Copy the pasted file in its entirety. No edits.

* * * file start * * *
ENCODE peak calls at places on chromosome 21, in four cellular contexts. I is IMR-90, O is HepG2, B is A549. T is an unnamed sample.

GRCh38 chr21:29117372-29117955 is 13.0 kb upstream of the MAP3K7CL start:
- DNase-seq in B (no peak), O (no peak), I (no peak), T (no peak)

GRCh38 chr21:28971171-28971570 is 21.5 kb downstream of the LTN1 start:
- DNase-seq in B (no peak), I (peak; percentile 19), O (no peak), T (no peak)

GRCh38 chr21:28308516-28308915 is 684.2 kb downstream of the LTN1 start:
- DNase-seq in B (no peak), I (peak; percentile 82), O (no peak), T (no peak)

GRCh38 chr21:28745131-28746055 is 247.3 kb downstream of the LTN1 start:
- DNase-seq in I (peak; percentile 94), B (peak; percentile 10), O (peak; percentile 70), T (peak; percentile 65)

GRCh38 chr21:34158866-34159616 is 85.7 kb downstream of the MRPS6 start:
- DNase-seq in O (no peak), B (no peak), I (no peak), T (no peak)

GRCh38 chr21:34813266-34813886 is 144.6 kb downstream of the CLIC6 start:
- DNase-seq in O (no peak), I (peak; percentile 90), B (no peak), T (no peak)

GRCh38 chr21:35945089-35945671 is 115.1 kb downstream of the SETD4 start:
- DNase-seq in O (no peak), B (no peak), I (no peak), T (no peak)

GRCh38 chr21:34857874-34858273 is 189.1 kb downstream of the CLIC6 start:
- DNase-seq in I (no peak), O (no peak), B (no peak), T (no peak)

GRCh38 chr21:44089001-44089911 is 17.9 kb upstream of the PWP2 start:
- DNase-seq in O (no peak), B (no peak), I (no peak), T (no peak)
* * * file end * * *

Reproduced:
ENCODE peak calls at places on chromosome 21, in four cellular contexts. I is IMR-90, O is HepG2, B is A549. T is an unnamed sample.

GRCh38 chr21:29117372-29117955 is 13.0 kb upstream of the MAP3K7CL start:
- DNase-seq in B (no peak), O (no peak), I (no peak), T (no peak)

GRCh38 chr21:28971171-28971570 is 21.5 kb downstream of the LTN1 start:
- DNase-seq in B (no peak), I (peak; percentile 19), O (no peak), T (no peak)

GRCh38 chr21:28308516-28308915 is 684.2 kb downstream of the LTN1 start:
- DNase-seq in B (no peak), I (peak; percentile 82), O (no peak), T (no peak)

GRCh38 chr21:28745131-28746055 is 247.3 kb downstream of the LTN1 start:
- DNase-seq in I (peak; percentile 94), B (peak; percentile 10), O (peak; percentile 70), T (peak; percentile 65)

GRCh38 chr21:34158866-34159616 is 85.7 kb downstream of the MRPS6 start:
- DNase-seq in O (no peak), B (no peak), I (no peak), T (no peak)

GRCh38 chr21:34813266-34813886 is 144.6 kb downstream of the CLIC6 start:
- DNase-seq in O (no peak), I (peak; percentile 90), B (no peak), T (no peak)

GRCh38 chr21:35945089-35945671 is 115.1 kb downstream of the SETD4 start:
- DNase-seq in O (no peak), B (no peak), I (no peak), T (no peak)

GRCh38 chr21:34857874-34858273 is 189.1 kb downstream of the CLIC6 start:
- DNase-seq in I (no peak), O (no peak), B (no peak), T (no peak)

GRCh38 chr21:44089001-44089911 is 17.9 kb upstream of the PWP2 start:
- DNase-seq in O (no peak), B (no peak), I (no peak), T (no peak)